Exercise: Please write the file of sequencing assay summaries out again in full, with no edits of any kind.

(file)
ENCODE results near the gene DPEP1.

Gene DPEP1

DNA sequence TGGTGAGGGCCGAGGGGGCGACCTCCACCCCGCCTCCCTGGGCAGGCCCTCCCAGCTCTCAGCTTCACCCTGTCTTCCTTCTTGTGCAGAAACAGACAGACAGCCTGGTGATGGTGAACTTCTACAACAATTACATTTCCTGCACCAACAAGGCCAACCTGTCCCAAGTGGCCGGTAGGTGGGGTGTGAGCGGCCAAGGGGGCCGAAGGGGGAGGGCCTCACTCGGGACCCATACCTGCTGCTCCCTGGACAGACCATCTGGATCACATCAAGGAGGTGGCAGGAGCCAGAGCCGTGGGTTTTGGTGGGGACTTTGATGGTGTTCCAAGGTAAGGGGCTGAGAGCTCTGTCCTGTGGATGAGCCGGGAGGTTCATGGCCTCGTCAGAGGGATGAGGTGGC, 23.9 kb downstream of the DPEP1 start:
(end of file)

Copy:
ENCODE results near the gene DPEP1.

Gene DPEP1

DNA sequence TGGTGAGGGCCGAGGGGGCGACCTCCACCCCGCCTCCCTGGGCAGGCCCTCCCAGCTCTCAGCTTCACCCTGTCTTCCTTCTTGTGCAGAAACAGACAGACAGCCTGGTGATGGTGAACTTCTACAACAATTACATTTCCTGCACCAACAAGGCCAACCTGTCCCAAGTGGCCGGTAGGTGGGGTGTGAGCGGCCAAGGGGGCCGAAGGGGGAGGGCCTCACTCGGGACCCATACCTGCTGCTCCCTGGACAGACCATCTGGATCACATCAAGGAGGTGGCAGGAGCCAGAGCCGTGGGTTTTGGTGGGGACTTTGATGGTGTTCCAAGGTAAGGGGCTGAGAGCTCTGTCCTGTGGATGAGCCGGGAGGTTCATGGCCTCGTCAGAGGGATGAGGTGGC, 23.9 kb downstream of the DPEP1 start: